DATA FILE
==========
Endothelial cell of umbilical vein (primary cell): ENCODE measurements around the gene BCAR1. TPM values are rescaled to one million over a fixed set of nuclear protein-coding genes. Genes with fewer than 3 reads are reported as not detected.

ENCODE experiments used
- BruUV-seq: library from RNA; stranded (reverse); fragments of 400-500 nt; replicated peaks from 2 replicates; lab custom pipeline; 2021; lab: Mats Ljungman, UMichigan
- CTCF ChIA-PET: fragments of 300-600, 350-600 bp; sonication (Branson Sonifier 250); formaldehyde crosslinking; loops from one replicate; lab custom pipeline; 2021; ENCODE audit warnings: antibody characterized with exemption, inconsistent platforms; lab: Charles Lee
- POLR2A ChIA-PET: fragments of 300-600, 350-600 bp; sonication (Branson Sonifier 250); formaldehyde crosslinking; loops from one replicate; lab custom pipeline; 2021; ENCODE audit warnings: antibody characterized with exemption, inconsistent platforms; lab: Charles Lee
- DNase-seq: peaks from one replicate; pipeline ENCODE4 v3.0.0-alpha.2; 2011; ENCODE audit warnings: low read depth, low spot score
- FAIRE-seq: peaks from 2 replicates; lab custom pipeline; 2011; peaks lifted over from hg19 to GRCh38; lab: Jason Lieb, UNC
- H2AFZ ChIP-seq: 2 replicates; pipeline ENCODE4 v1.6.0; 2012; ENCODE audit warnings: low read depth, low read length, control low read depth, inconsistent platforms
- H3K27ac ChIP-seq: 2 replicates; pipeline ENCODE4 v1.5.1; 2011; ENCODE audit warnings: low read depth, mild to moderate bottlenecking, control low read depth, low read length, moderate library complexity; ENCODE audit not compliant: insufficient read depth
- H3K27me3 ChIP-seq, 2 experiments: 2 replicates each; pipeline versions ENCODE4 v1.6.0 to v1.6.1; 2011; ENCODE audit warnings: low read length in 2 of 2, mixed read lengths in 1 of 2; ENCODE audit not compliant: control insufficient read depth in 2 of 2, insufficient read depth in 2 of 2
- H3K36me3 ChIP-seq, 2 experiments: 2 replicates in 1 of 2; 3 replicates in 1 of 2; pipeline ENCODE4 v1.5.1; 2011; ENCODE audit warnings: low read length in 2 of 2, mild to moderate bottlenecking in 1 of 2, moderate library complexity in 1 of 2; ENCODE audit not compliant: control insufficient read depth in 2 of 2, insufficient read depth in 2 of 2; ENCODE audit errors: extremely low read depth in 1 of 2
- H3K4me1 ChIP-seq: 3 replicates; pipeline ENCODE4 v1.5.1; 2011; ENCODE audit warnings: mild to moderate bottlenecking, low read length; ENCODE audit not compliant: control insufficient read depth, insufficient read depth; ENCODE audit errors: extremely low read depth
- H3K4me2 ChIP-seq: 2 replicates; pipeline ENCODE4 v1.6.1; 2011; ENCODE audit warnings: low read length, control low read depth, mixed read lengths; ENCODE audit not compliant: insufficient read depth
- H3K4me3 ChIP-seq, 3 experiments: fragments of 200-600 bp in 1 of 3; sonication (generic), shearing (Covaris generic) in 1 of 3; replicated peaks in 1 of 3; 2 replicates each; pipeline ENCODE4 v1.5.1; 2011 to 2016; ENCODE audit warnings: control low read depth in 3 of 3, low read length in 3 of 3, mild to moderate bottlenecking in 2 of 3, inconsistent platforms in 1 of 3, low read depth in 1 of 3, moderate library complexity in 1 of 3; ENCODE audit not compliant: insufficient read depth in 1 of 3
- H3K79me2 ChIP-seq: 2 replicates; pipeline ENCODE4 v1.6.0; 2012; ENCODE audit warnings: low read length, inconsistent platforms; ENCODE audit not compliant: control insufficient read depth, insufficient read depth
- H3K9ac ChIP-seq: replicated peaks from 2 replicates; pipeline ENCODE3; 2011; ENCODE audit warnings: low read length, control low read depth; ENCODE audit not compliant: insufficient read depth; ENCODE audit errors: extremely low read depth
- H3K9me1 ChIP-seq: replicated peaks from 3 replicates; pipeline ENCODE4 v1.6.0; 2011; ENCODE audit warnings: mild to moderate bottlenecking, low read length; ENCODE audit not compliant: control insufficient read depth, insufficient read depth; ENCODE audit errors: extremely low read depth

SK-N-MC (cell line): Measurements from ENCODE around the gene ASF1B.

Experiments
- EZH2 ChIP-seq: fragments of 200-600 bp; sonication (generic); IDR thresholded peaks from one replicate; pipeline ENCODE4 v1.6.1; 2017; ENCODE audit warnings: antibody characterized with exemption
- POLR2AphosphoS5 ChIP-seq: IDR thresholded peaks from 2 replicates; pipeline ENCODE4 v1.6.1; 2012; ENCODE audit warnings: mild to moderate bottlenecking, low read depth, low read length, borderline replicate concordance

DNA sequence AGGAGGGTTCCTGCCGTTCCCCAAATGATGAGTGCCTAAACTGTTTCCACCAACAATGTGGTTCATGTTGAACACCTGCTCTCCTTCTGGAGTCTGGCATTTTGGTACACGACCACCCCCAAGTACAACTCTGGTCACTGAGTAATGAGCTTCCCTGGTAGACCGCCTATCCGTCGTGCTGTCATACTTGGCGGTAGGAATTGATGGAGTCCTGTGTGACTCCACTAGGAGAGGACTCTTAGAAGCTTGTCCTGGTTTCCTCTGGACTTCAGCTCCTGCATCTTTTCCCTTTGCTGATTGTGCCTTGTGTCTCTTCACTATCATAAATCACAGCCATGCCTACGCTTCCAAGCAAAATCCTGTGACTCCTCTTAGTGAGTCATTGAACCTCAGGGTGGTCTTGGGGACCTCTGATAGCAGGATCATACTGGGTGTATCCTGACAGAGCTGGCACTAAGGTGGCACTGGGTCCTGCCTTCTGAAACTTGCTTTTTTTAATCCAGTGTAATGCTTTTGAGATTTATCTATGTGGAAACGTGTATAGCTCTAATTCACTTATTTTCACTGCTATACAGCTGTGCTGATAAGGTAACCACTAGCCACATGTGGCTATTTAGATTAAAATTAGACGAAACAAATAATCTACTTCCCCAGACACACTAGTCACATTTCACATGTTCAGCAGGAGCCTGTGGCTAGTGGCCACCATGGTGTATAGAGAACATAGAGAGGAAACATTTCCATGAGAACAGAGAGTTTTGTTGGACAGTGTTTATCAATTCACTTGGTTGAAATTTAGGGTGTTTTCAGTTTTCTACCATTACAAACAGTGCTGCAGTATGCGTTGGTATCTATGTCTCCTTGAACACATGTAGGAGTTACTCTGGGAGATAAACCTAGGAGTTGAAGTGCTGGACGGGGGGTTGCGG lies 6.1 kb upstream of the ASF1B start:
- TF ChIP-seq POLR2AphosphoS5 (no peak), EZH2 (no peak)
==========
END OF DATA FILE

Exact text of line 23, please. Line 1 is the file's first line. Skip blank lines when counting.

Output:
- TF ChIP-seq POLR2AphosphoS5 (no peak), EZH2 (no peak)